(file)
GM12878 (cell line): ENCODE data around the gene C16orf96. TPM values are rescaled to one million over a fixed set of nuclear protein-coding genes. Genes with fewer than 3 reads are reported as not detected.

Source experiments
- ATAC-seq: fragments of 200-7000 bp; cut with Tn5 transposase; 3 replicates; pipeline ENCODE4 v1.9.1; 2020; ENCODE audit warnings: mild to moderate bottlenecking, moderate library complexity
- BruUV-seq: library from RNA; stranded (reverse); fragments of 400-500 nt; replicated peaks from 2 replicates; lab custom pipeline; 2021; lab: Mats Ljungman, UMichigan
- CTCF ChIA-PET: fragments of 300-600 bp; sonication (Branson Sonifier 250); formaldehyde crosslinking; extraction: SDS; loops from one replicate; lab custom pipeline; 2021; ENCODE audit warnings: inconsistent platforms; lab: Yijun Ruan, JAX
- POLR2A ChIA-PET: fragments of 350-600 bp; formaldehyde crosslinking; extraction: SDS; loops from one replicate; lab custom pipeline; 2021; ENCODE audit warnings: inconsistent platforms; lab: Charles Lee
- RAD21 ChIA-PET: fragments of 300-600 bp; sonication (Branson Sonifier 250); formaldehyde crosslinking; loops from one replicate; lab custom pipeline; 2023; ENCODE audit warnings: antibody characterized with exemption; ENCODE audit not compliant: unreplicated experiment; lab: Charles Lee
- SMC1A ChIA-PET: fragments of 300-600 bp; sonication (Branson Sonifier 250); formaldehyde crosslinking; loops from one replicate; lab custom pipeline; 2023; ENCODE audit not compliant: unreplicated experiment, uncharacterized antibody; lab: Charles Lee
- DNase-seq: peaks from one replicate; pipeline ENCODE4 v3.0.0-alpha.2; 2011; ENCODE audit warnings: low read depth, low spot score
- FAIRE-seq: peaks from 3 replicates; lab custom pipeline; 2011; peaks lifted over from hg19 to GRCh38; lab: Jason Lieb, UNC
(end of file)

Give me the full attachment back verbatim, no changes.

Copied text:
GM12878 (cell line): ENCODE data around the gene C16orf96. TPM values are rescaled to one million over a fixed set of nuclear protein-coding genes. Genes with fewer than 3 reads are reported as not detected.

Source experiments
- ATAC-seq: fragments of 200-7000 bp; cut with Tn5 transposase; 3 replicates; pipeline ENCODE4 v1.9.1; 2020; ENCODE audit warnings: mild to moderate bottlenecking, moderate library complexity
- BruUV-seq: library from RNA; stranded (reverse); fragments of 400-500 nt; replicated peaks from 2 replicates; lab custom pipeline; 2021; lab: Mats Ljungman, UMichigan
- CTCF ChIA-PET: fragments of 300-600 bp; sonication (Branson Sonifier 250); formaldehyde crosslinking; extraction: SDS; loops from one replicate; lab custom pipeline; 2021; ENCODE audit warnings: inconsistent platforms; lab: Yijun Ruan, JAX
- POLR2A ChIA-PET: fragments of 350-600 bp; formaldehyde crosslinking; extraction: SDS; loops from one replicate; lab custom pipeline; 2021; ENCODE audit warnings: inconsistent platforms; lab: Charles Lee
- RAD21 ChIA-PET: fragments of 300-600 bp; sonication (Branson Sonifier 250); formaldehyde crosslinking; loops from one replicate; lab custom pipeline; 2023; ENCODE audit warnings: antibody characterized with exemption; ENCODE audit not compliant: unreplicated experiment; lab: Charles Lee
- SMC1A ChIA-PET: fragments of 300-600 bp; sonication (Branson Sonifier 250); formaldehyde crosslinking; loops from one replicate; lab custom pipeline; 2023; ENCODE audit not compliant: unreplicated experiment, uncharacterized antibody; lab: Charles Lee
- DNase-seq: peaks from one replicate; pipeline ENCODE4 v3.0.0-alpha.2; 2011; ENCODE audit warnings: low read depth, low spot score
- FAIRE-seq: peaks from 3 replicates; lab custom pipeline; 2011; peaks lifted over from hg19 to GRCh38; lab: Jason Lieb, UNC